"Don't mess with success" - that's the mantra to which Acura adhered while redesigning its best-selling model, the midsized, seven-passenger MDX luxury crossover. At first glance, nothing about the new model will offend or surprise current MDX owners, but the familiar exterior hides a number of useful new tech features, a more versatile cabin and a significantly more efficient powertrain.
Precious little has changed in terms of the crossover's basic shape, but revised details, such as smaller fender flares and fluid character lines, make for a fresh and attractive appearance. LED jewel array headlamps lend a futuristic air to the front end, and a tastefully understated rendition of Acura's "beak" grille provides a finishing touch.
Well-styled sheetmetal can turn heads, but it's the interior that consumers have to spend extended periods of time with on a daily basis. Recognizing this, Acura put a great deal of effort into making the cabin a comfortable and user-friendly space. The dashboard has been completely reimagined and now boasts a unique two-tier LCD screen setup that looks cutting-edge and reduces the number of buttons from 41 in the old MDX to just nine. The eight-inch upper unit displays navigation information, while below that is a seven-inch touchscreen that furnishes access to climate control, entertainment, and navigation functions.
Further increasing the MDX's technology quotient is the available AcuraLink connectivity system, which includes real-time traffic and weather updates and a concierge serve that can make restaurant reservations. Also part of the setup are cloud-based apps such as Aha radio, which can play streaming internet radio stations and podcasts as well as read aloud content from Facebook, Twitter, audiobooks and news reports.
When the time comes to pack the MDX full of passengers, the crossover is ready for action thanks to several practical new features. The second-row seats now recline for extra comfort and also offer six inches of fore/aft adjustment to create the ideal balance between second- and third- row legroom. A one-touch power folding function for the second-row makes it easy to clear a path to the rearmost seats, which are more spacious than before due to a more compact rear suspension design and a longer wheelbase. Still, they're best left to children, or smaller adults for around-town trips.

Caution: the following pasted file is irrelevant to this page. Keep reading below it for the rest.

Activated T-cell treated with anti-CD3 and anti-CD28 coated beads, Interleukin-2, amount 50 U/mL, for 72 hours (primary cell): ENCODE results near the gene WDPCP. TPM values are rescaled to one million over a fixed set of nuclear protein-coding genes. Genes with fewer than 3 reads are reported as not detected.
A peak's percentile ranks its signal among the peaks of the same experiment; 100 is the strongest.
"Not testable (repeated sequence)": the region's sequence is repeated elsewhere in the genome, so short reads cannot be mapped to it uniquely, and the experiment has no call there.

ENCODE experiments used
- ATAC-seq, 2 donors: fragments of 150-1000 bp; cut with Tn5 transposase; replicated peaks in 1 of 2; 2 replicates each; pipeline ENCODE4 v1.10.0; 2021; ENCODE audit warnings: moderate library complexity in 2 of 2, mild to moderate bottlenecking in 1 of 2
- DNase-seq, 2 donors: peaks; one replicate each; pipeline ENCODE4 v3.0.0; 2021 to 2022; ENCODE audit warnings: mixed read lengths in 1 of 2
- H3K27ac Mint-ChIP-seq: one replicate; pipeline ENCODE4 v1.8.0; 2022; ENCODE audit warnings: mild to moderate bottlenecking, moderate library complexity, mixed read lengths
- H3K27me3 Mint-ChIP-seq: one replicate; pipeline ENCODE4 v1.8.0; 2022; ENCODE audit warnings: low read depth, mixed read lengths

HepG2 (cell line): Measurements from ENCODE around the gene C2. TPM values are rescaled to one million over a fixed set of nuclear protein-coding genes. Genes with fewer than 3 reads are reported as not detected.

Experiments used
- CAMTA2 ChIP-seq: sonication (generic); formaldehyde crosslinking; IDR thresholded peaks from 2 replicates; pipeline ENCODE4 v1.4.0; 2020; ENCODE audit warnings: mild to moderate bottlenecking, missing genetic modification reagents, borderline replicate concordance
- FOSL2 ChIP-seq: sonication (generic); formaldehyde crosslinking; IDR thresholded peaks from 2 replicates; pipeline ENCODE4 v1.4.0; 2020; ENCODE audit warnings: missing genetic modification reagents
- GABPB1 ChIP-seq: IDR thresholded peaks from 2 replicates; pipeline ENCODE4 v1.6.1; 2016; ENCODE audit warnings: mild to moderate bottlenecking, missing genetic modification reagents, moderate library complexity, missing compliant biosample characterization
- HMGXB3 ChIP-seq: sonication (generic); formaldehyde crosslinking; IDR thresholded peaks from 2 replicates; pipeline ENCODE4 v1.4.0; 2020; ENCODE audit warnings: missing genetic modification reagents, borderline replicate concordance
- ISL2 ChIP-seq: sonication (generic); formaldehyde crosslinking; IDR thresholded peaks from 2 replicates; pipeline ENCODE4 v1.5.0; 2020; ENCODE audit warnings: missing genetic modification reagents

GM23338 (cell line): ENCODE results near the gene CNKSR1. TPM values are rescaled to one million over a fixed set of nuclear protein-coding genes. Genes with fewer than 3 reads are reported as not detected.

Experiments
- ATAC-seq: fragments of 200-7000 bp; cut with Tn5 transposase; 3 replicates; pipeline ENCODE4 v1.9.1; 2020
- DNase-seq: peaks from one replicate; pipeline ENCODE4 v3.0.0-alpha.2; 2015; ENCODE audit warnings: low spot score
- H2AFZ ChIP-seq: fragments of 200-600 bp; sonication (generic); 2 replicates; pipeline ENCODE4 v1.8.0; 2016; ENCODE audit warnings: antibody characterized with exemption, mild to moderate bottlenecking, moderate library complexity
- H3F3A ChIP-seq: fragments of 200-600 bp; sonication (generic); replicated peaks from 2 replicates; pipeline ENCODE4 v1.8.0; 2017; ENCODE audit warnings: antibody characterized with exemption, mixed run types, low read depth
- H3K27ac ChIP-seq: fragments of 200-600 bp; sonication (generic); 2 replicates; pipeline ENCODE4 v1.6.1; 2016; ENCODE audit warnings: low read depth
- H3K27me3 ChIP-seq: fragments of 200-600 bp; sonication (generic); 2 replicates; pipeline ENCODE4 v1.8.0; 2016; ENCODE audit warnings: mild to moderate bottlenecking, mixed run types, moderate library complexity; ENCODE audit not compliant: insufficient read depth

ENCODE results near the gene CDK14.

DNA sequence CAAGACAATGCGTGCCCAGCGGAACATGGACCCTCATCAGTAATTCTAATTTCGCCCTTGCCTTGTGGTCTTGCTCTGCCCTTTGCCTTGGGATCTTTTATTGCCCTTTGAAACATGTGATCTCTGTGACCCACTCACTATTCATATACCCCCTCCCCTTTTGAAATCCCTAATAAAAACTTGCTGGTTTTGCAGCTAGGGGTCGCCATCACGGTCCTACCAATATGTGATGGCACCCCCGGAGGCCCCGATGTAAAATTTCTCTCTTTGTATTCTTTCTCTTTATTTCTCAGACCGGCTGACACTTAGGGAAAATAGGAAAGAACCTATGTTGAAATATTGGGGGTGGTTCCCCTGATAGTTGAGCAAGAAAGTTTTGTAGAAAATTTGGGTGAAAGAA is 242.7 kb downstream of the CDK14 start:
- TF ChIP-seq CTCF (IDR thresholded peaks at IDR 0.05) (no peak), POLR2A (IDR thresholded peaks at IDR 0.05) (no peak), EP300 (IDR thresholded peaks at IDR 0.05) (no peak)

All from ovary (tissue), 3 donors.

The reworked center console is now large enough to fit a laptop, purse or a pair of iPads, and passengers will also appreciate the upgraded leather upholstery, soft-touch plastics and upscale silver-plated accents that distinguish the cabin.
Lower Weight, Higher MPGs
The MDX is available with a single engine/transmission combination and a choice of all-wheel-drive or a newly available front-wheel-drive setup, the latter of which should prove appealing to efficiency- and value-focused buyers in southern states.
Power comes from a 3.5-liter V6 that teams with a six-speed automatic and produces 290 ponies along with 267 lb-ft of torque. Mileage checks in at 18/27 city/highway mpg for the AWD model - a big boost from the last-gen MDX's 16/21 mpg rating. The new FWD variant returns 20/28 mpg.
Much of the crossover's improved mileage can be attributed to enhanced aerodynamics and a 275-lb. lighter curb weight achieved through the extensive utilization of high-strength steel, aluminum and magnesium in the structure.
Aside from making the MDX a sure-footed traveling companion in inclement weather, the optional AWD system - dubbed "Super Handling All-Wheel-Drive" by Acura - gives the big Â‘ute surprisingly agile dynamics with a torque-vectoring system that sends extra power to the outside rear wheel in turns. FWD models get a less-sophisticated brake-based torque vectoring setup.
Acura says that the MDX's suspension was honed on Germany's famed Nurburgring circuit, and the lessons learned on treacherous turns of the "Green Hell" were also put into tuning the Integrated Dynamics System (IDS). IDS lets the driver tailor steering effort, accelerator response and AWD settings by choosing from three different pre-set modes.
All MDX models come standard with dual front, front side and full-length side curtain airbags in addition to a driver's knee airbag and traction and stability control systems.
Optional safety tech includes Collision Mitigation Braking System (CMBS), Lane Keeping Assist (LKA) and Lane Departure Warning (LDW). CMBS uses a camera mounted high in the windshield to detect potential collisions with vehicles ahead of the RLX and provide visual and auditory alerts to the driver. If the system senses that the driver will not be able to brake in time, it can automatically apply the brakes to lessen the severity of the collision.
LDW alerts the driver if the RLX is beginning to drift into an adjacent lane, while LKA can help reel the sedan back into its proper lane.
An available Blind Spot Information System warns the driver if there is a vehicle present in one of the MDX's blind spots.
Before rushing out to pick up a new MDX, buyers should also take a peek at comparable rides such as the BMW X5, the Infiniti FX37 and the Lexus RX. Notably, of those competitors only the X5 offers a third-row seat; if passenger space is a priority, the larger Audi Q7 is also worth a look.